If the NFL returns to Los Angeles, it’ll be the NFL returning to Los Angeles. Even though it will be an NFL team that returns to Los Angeles.
According to Daniel Kaplan of SportsBusiness Journal, the league reiterated to all 32 teams in an October memo that the league owns the market, and that the league will decide if/when a team can move there.
The NFL also explained, per Kaplan, that a team buying real estate in L.A., ostensibly for a new stadium, wouldn’t keep the league from doing its own stadium deal. Kaplan writes that there are some concerns that a team may try to squat on the L.A. market by purchasing the land.
Kaplan mentions that teams like the Raiders and Rams will soon see their stadium leases expire. It’s possible, if not likely, that the league fears that Raiders owner Mark Davis would try to swing a deal to return to L.A. without league involvement or approval — especially since the Raiders once believed (and possibly still believe) that they have special rights to the market they vacated after the 1994 season.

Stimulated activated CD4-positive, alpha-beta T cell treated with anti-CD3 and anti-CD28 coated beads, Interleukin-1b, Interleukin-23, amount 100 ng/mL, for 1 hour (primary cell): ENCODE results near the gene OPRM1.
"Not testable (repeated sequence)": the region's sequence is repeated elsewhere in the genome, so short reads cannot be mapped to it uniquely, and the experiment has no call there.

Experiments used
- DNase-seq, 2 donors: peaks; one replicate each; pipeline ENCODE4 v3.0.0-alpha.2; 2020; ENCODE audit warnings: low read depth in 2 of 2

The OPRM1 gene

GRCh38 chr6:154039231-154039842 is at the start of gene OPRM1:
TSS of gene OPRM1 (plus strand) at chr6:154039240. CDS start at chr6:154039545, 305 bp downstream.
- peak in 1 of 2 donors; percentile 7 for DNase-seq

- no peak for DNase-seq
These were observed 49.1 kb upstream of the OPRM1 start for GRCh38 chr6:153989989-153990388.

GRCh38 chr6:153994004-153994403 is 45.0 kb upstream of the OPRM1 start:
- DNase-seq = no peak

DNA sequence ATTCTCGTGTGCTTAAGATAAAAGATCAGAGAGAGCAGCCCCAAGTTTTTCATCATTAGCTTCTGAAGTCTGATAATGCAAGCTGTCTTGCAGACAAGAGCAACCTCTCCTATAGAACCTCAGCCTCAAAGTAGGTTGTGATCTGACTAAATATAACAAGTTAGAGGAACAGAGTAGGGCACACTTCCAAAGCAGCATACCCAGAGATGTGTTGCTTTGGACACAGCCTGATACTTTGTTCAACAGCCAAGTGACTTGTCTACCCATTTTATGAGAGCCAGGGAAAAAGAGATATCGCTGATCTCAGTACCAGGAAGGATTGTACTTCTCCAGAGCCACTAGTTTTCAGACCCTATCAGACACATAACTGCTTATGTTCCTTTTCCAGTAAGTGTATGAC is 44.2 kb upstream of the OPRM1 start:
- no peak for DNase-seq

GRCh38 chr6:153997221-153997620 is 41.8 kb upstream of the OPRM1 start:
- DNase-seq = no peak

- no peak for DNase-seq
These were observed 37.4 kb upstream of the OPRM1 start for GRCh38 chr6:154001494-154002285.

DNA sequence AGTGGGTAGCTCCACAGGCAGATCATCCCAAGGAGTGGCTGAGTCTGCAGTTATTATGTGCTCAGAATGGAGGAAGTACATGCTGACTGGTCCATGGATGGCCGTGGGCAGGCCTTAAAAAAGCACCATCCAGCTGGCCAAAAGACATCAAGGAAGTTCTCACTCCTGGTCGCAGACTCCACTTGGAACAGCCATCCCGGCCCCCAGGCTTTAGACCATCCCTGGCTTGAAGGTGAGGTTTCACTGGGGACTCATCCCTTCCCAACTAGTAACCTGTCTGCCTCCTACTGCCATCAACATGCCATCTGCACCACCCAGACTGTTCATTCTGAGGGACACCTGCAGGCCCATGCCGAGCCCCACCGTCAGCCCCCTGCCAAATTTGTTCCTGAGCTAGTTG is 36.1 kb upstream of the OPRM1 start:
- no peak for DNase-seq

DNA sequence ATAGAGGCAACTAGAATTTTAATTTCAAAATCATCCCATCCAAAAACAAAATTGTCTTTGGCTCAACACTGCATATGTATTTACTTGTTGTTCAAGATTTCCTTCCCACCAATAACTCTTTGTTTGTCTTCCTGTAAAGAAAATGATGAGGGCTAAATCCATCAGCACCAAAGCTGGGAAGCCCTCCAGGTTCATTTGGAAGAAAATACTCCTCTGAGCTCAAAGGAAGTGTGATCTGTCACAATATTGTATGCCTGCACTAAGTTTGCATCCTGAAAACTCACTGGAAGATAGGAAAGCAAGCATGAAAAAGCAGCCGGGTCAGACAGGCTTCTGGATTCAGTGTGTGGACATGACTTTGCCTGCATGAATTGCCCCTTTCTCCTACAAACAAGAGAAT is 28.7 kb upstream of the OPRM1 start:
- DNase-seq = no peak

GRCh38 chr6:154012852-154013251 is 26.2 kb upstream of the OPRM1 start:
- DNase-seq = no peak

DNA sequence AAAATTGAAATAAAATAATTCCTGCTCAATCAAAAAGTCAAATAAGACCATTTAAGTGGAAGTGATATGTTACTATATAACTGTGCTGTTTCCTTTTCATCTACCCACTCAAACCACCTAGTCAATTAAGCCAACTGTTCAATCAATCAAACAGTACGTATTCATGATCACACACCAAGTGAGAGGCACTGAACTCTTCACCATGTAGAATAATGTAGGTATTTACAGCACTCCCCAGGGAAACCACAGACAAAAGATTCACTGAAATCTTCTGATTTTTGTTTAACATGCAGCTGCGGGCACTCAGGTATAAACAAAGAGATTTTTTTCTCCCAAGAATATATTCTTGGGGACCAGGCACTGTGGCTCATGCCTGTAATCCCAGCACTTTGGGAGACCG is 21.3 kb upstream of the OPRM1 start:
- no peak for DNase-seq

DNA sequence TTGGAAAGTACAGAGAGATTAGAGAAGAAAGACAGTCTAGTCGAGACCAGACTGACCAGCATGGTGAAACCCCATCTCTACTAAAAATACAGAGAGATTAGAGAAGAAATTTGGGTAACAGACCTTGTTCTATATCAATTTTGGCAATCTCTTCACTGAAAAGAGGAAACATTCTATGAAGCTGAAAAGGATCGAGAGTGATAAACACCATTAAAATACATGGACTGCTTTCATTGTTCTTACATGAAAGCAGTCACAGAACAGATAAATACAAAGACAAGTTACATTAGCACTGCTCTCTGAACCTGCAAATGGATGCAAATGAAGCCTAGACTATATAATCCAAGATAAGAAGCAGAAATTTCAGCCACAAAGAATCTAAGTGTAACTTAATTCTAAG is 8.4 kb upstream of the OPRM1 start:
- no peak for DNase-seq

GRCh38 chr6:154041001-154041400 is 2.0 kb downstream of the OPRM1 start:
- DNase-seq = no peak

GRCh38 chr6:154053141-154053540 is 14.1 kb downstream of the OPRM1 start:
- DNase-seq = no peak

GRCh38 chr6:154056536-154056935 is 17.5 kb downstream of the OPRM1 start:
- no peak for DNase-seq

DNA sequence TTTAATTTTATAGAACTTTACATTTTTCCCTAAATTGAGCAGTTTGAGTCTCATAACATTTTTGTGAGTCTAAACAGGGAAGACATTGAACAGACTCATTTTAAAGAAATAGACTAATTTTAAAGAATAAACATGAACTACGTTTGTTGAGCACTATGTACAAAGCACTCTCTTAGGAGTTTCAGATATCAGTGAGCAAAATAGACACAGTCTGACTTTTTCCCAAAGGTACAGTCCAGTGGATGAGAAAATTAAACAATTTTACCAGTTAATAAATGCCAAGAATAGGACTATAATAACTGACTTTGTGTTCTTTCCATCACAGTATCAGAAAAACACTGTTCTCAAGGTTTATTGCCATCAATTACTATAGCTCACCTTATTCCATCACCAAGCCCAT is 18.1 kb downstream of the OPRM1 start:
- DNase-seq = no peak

In 1996, the Seahawks tried to move to Los Angeles, in defiance of the league. And the Seahawks failed.
Apart from the league’s desire to apply a coordinated negotiated approach that maximizes the revenue and other benefits of an L.A. deal, the NFL also will want to impose a significant relocation fee on the team that moves. The value of the franchise that enters the Los Angeles market will skyrocket — and the owners of the other franchises will want to siphon off a slice of it.
There’s also a chance that the memo wasn’t really aimed at preventing a team from going rogue, but at signaling to the powers-that-be in L.A. that a deal can happen if/when someone is willing to do the kind of deal the NFL likes.
In other words, the NFL makes a ton of money and the “partner” either loses money or doesn’t make much of it in order to be in business with the NFL.